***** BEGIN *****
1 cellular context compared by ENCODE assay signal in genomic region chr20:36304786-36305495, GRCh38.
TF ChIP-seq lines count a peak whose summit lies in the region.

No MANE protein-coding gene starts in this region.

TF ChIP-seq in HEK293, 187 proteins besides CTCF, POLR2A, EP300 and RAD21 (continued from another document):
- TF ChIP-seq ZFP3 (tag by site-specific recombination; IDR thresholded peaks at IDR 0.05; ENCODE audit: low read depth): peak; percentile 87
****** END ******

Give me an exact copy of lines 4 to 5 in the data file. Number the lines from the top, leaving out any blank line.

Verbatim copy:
TF ChIP-seq in HEK293, 187 proteins besides CTCF, POLR2A, EP300 and RAD21 (continued from another document):
- TF ChIP-seq ZFP3 (tag by site-specific recombination; IDR thresholded peaks at IDR 0.05; ENCODE audit: low read depth): peak; percentile 87